The Escondido Police Department received a $454,000 grant from the California Office of Traffic Safety (OTS) for a one-year enforcement and education program as well as a $25,000 grant to fund a year-long program aimed at improving the safety for pedestrians and bicyclists.
The money will fund various activities intended to reduce deaths and injuries on California roads.
“Keeping our streets safe for motorists, bicyclists and pedestrians by reducing the number of impaired and unsafe drivers remains a priority for the Escondido Police Department,” Chief Craig Carter said. “Through an ongoing relationship with the California Office of Traffic Safety, we will continue those efforts with aggressive enforcement and public education over the coming year.”
The grant-related activities are for the 2020 federal fiscal year, which runs from Oct. 1, 2019 to Sept. 30, 2020.
The funding from the OTS will be used for numerous programs, including:
- DUI/driver’s license checkpoints.
- Patrols specifically looking for suspected alcohol and/or drug-impaired drivers.
- Patrols targeting violations of California’s hands-free cell phone law and vehicle code violations by drivers, motorcyclists, bicyclists and pedestrians that put other roadway users at risk.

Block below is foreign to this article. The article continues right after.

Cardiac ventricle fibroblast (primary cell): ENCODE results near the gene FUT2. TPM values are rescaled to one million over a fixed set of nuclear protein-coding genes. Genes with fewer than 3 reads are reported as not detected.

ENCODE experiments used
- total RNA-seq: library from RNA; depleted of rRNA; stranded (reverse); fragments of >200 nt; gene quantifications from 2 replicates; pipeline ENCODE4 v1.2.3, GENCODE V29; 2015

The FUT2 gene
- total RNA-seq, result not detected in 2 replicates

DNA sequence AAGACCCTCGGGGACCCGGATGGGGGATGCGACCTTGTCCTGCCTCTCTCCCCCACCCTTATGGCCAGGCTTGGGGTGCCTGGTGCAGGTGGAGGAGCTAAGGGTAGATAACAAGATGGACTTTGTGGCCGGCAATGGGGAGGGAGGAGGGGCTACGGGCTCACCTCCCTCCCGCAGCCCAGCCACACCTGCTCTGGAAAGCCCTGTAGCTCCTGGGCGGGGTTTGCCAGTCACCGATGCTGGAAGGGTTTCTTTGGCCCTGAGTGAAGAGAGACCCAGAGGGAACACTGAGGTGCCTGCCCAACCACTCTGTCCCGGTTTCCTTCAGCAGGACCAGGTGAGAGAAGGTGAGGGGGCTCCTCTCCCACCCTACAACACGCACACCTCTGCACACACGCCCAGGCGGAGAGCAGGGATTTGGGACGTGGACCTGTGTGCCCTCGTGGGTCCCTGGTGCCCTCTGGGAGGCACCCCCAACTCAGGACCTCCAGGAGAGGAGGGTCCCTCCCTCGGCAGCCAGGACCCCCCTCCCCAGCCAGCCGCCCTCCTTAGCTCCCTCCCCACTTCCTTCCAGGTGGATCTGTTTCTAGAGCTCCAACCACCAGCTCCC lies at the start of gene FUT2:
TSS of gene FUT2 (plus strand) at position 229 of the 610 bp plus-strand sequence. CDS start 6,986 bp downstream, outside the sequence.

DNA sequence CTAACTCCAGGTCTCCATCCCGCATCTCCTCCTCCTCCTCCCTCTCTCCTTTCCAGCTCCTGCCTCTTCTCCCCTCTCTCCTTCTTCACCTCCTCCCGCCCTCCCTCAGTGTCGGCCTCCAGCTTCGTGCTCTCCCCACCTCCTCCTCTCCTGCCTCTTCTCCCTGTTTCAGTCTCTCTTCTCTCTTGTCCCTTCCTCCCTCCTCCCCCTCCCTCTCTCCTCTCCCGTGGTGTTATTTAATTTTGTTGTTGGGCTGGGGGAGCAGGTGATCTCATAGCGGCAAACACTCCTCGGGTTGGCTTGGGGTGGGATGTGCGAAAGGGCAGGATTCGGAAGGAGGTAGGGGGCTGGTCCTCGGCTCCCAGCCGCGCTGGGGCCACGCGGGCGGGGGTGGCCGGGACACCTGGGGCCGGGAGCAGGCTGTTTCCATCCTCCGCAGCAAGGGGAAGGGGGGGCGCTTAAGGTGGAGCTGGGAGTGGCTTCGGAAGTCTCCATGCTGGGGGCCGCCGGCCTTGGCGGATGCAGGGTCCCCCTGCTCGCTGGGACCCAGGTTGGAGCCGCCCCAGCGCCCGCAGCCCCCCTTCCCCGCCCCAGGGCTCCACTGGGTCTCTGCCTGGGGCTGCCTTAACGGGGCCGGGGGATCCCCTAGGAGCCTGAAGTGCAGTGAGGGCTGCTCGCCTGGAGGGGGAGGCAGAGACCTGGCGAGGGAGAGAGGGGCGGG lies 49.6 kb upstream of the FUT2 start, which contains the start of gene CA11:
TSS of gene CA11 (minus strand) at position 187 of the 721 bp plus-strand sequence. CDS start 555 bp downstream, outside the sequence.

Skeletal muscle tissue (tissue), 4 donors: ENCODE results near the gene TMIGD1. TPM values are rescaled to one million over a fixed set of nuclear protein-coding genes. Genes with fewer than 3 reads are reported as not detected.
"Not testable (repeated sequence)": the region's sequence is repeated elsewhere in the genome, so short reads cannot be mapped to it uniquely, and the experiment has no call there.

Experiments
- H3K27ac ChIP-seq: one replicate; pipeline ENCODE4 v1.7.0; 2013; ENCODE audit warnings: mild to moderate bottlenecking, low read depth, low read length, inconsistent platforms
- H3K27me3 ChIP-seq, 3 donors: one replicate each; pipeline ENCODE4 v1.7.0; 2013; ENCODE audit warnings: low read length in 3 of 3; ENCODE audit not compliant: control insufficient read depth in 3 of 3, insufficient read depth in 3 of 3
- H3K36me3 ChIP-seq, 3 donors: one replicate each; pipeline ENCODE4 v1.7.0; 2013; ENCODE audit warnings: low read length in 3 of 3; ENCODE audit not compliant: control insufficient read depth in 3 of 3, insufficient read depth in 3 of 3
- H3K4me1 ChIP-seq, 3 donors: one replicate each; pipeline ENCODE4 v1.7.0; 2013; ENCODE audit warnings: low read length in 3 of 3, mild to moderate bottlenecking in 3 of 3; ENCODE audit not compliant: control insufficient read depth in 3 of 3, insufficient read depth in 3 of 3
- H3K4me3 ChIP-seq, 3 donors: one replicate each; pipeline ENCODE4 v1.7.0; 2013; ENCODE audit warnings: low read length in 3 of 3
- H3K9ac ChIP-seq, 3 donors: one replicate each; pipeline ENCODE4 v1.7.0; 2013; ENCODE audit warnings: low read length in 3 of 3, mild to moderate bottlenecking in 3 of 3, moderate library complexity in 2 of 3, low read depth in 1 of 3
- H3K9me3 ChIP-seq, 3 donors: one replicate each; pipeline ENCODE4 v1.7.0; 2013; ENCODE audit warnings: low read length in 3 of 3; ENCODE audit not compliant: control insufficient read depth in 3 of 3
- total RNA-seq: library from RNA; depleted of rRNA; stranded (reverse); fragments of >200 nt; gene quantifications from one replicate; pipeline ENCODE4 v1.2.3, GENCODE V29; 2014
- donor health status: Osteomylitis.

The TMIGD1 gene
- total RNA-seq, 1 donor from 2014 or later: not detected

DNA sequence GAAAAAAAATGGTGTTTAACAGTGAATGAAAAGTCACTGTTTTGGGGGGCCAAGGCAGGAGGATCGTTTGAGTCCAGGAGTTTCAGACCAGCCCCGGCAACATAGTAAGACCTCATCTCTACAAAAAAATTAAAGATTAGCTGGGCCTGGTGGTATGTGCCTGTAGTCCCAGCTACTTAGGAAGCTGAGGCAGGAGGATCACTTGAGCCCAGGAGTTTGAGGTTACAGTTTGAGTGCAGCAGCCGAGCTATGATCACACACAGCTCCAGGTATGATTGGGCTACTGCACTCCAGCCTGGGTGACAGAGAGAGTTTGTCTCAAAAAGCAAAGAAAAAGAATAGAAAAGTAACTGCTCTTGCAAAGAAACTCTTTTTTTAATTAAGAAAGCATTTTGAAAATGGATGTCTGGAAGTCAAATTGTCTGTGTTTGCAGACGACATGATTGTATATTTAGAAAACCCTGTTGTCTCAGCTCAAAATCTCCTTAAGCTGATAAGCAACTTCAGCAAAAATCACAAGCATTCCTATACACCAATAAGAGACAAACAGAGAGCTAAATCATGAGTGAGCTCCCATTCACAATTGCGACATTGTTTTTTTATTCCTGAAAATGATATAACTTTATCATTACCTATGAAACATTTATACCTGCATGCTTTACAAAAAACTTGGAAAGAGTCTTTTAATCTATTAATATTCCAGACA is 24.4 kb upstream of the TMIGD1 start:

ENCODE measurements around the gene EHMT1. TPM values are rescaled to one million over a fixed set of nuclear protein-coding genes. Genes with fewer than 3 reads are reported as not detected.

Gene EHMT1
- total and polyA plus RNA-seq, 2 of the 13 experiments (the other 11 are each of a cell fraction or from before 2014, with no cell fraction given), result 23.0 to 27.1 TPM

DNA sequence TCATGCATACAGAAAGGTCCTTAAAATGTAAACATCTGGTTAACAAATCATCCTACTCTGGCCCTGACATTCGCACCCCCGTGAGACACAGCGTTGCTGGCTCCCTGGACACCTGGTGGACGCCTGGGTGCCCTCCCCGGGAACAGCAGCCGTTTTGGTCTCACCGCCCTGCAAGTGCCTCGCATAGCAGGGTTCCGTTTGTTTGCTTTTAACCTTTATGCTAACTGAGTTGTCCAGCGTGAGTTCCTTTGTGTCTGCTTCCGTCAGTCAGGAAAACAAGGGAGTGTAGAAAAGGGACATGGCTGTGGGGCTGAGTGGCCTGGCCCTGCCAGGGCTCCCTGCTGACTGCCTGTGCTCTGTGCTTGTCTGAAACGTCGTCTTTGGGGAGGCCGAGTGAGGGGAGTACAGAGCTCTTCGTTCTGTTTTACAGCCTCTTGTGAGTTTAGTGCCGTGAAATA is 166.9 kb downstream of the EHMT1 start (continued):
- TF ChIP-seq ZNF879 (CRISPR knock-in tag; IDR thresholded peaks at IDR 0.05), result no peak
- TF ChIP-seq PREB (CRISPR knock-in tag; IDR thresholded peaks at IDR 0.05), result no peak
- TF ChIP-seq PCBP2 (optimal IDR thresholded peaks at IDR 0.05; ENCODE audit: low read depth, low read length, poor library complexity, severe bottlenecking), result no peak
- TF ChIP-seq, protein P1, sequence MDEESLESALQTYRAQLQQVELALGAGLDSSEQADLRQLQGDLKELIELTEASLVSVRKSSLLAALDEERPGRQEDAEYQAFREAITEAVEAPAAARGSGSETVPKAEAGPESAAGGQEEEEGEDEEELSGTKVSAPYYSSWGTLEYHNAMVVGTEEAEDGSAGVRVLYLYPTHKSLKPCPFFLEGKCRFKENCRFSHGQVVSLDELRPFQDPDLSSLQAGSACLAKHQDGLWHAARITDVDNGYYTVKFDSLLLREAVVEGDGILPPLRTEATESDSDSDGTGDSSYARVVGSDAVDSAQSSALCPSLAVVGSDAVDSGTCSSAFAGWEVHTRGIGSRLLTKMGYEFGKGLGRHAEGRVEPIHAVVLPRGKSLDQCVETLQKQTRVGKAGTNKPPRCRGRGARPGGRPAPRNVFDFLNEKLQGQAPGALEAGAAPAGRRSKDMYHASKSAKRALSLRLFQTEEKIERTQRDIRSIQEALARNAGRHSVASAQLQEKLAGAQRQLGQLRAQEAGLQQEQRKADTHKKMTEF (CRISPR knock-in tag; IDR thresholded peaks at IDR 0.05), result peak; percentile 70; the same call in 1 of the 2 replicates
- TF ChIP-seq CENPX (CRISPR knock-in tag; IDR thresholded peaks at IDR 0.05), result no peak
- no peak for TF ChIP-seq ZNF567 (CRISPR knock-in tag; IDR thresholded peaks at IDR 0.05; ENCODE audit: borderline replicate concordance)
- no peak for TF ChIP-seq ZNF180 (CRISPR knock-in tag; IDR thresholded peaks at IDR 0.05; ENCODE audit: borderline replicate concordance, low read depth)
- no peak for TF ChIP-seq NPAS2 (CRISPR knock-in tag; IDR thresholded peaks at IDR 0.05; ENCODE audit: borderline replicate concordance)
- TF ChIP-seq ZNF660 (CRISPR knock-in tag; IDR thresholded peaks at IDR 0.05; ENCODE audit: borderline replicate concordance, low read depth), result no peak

- Patrols targeting the primary causes of crashes: Speeding, improper turns, running stop signs or signals, right-of-way violations and driving on the wrong side of the road.
- Traffic safety education presentations for youth and community members on distracted and impaired driving, bicycle and pedestrian safety.
- Serving warrants to multiple DUI offenders.
- Creating “Hot Sheets” identifying repeat DUI offenders.
- Officer training to identify suspected impaired drivers and conduct sobriety tests.
- Bicycle training classes.
- Educational workshops for youth and older adults on bicycle and pedestrian safety.
- Educating the public on the importance of safety equipment like reflective armbands, leg bands, headlights, taillights, reflectors and helmets.
- Participation in national education campaign events and programs such as National Walk to School Day, Bicycle Safety Month, Pedestrian Safety Month and Safe Routes to Schools.
Bicycle and pedestrian-related collisions have been on the rise the past five years. In 2016, 867 pedestrians were killed on California roads, a nearly 33% increase from 2012. In 2016, 147 bicyclists were killed in crashes on California roads, a 14% increase from 2012. So far this year, one pedestrian was killed and 36 injured in the city of Escondido. No bicyclists have died but 34 have been injured in vehicle collisions.
“Getting in a vehicle remains one of the most dangerous things we do,” OTS director Barbara Rooney said. “We must continue to work with our partners in law enforcement to shift that realization and make traveling on our roads safer.”
Funding for this program was provided by a grant from the California Office of Traffic Safety, through the National Highway Traffic Safety Administration.